Time Credits Case Studies

Wales Wildlife Watch – Keeping Rural Llanelli Litter Free

Twice a month on a Monday morning, if you visit one of a number of wildlife areas in and around the South West Wales town of Llanelli, you are likely to see a dedicated band of volunteer litter pickers.

Trixie Evans (seen here on the left) and her fellow volunteers are passionate supporters of wildlife and have a strong belief in the importance of being able to enjoy the wonderful surroundings of this fabulous part of the Welsh coastline. Unfortunately there are still too many people who don’t have the same pride or care about where they live, leading to the discarding of all sorts of litter.  This is litter that is not only unsightly but which can also be of danger to animals, both domestic and wild, as well as being a potential hazard to children out playing.

Trixie was first alerted to this issue when walking around her local pond and park area, and became so appalled at the rubbish that was being dumped that she started to take matters into her own hands; armed only with gloves and a plastic bag she would pick up broken bottles, drinks cans, take-away cartons and all manner of other items. The potential harm to local wildlife became evident; a discarded crisp packet is soon home for a field mouse that can quickly suffocate and die; the sharp edges of broken drinks cans and bottle are an obvious danger; synthetic fishing line and plastic rings from drink cans will soon trap the legs of a swan or an unsuspecting hedgehog.

Fortunately, Trixie was not alone in being concerned about the impact that litter and rubbish can have on the local environment. Through connections with Keep Wales Tidy and Pride in Your Patch, Trixie became an official Litter Champion, meeting up with other like-minded people, concerned to do their bit to keep our open spaces precious and wonderful for all to enjoy.

And so the Wales Wildlife Watch Litter Picking Group was formed. The decision was made that the focus would be on those areas where wildlife was at a premium, so that includes pond areas, local beaches, woodland area and canals. What they all have in common is that they are locations where people share the space with a wide range of wildlife habitats, both fauna and flora. Litter picking is carried out twice a month for up to two hours, and is led and organised by trained leaders, Trixie among them. The group of regulars now numbers around 10, and we are often joined by people who have seen a Litter Pick advertised in their area, including at times parents and their children who are sad about the mess and are being taught in schools about the environmental impact. Unfortunately the need does not appear to be diminishing, with our haul regularly including supermarket trollies, discarded bikes, not to mention bottles and cans.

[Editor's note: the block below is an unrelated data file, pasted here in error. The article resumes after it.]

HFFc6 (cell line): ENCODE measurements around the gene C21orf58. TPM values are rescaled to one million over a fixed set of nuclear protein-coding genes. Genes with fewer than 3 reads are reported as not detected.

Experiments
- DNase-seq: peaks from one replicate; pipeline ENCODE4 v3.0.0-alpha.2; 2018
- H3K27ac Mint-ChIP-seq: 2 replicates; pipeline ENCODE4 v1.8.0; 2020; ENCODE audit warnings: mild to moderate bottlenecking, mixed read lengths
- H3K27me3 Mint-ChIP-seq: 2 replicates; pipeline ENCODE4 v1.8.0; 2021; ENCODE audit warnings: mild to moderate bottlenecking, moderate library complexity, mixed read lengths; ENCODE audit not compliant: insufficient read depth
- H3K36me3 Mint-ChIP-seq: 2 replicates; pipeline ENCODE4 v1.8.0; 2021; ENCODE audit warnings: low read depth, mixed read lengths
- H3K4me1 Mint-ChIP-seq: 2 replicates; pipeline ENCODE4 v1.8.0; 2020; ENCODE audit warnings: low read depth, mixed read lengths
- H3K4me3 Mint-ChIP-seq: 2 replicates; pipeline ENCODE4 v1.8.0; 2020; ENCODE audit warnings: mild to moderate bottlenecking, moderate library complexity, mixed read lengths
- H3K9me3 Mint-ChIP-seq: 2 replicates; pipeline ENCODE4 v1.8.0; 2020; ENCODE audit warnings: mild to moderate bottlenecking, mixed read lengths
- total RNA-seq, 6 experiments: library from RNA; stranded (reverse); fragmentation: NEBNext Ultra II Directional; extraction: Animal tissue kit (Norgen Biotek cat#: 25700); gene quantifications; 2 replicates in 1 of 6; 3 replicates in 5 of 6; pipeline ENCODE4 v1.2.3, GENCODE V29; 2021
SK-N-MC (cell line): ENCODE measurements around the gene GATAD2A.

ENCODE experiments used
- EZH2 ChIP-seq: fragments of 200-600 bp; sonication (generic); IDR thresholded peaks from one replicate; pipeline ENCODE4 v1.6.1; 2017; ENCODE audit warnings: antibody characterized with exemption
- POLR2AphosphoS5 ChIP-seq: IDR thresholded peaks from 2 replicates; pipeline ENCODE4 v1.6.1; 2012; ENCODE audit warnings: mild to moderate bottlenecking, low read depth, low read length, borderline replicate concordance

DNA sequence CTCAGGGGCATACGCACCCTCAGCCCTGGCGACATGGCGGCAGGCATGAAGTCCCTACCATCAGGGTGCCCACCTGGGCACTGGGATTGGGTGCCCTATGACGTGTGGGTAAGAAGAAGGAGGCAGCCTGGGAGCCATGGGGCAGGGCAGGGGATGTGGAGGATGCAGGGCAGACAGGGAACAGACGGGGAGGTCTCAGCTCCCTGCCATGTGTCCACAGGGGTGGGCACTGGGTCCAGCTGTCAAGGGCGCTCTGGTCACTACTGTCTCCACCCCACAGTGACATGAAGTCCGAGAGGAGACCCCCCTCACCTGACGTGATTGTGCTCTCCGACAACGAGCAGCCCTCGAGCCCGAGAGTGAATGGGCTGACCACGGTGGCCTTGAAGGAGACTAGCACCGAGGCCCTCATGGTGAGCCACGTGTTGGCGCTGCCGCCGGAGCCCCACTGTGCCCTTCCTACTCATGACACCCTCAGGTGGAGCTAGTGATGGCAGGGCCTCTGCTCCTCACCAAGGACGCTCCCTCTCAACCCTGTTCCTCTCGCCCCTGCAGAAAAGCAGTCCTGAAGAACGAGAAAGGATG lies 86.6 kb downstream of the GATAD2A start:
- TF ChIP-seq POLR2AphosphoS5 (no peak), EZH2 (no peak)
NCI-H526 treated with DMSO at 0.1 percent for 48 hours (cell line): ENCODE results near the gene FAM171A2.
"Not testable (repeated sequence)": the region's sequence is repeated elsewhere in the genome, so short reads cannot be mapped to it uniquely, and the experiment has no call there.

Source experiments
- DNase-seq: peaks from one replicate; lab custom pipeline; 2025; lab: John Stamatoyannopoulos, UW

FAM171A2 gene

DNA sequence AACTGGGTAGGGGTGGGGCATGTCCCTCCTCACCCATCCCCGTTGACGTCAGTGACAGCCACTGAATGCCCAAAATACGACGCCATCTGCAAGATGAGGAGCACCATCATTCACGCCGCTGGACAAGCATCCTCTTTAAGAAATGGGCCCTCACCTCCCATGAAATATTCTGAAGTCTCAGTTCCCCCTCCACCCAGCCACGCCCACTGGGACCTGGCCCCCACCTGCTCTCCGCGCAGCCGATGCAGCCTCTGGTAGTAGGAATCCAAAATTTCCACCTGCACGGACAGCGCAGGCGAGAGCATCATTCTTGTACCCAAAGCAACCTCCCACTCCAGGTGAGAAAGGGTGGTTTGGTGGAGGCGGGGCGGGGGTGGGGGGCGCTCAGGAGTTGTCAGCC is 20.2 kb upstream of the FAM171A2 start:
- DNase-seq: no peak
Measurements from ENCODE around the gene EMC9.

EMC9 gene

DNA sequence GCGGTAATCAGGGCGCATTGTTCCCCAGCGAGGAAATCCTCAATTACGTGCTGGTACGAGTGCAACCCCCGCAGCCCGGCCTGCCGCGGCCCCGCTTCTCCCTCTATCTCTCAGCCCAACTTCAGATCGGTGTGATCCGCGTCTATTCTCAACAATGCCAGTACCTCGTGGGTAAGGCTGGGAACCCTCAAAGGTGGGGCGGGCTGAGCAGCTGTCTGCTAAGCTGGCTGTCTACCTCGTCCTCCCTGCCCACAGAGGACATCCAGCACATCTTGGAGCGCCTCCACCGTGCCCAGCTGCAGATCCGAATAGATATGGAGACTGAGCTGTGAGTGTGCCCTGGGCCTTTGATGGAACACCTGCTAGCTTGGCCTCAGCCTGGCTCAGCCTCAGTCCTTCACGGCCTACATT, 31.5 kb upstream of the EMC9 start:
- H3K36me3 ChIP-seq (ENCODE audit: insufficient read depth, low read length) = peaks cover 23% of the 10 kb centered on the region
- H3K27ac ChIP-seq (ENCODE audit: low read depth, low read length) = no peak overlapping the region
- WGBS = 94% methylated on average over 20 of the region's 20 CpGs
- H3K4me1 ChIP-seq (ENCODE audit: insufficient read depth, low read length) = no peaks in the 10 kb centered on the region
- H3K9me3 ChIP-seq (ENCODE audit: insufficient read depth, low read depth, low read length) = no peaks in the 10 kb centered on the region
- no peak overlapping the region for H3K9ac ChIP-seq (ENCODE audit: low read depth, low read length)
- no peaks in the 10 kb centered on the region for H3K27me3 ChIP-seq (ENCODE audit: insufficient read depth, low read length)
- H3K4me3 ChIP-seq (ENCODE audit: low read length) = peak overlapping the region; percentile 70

Wales Wildlife Watch signed up for Llanelli Rural Time Credits in October 2016, and although we would all be concerned to keep our area litter free, earning Time Credits is a way of acknowledging the great work being done by Trixie and her fellow volunteers. Members of Wales Wildlife Watch have enjoyed using their Time Credits at a range of places, from the National Botanic Garden of Wales in Carmarthenshire, to Castell Coch in Cardiff with watching some rugby at Parc Y Scarlets, Llanelli in between!

Being part of Spice has been important to draw more people into the group and to widen our potential audience; we also take the opportunity to put on events and activities so that people can find out more about our work. Going forward it is our intention to have Activity Mornings aimed at children, where they can come along with their parents / guardians, spend Time Credits and learn more about some of the local wildlife and think about the impact of discarding  litter.

If you would like to find out more about the work that Trixie and her fellow volunteers then follow us on Facebook:

https://www.facebook.com/waleswildlifewatch/

Or visit our website: www.waleswildlifewatch.org.uk